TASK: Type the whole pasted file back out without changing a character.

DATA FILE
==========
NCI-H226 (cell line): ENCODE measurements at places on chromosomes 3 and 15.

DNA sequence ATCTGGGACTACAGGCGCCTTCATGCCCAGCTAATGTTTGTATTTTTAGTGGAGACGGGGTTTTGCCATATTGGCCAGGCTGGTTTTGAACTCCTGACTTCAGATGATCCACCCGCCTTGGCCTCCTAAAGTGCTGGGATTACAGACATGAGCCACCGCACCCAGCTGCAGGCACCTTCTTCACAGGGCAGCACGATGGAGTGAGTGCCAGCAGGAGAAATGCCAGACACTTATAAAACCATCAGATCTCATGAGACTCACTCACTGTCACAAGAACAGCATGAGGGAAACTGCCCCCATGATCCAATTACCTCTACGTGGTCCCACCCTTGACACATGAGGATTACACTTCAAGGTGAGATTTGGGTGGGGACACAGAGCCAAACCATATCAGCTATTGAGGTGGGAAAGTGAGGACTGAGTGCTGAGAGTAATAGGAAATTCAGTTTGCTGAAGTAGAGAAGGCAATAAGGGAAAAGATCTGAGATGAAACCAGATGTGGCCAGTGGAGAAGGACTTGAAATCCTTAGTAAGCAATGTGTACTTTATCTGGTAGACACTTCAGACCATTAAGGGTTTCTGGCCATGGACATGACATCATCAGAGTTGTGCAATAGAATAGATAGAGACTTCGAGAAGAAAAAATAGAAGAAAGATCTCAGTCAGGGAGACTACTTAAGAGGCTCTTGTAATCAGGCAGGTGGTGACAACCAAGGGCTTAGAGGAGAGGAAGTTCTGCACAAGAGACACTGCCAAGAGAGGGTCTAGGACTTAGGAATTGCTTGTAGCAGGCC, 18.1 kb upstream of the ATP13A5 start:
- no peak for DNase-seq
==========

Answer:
NCI-H226 (cell line): ENCODE measurements at places on chromosomes 3 and 15.

DNA sequence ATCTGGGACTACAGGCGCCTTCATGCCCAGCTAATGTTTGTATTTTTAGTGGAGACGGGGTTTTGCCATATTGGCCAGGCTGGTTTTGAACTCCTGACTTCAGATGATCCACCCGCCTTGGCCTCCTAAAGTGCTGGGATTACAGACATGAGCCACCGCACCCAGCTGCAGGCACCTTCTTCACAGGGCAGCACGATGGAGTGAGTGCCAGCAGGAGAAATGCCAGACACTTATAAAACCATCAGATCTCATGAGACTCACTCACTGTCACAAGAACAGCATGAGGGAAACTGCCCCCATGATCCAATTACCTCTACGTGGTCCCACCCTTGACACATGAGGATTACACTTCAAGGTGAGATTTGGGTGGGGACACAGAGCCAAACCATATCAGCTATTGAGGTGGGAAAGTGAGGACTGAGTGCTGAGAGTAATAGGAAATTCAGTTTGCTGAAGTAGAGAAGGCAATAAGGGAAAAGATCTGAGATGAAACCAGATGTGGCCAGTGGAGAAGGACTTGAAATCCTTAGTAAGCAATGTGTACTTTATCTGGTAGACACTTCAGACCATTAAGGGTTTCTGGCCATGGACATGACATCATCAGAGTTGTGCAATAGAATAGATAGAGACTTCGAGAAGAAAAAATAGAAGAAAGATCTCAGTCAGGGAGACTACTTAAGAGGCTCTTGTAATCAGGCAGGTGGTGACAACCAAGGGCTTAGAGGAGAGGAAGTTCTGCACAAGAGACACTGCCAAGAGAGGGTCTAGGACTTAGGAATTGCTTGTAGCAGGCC, 18.1 kb upstream of the ATP13A5 start:
- no peak for DNase-seq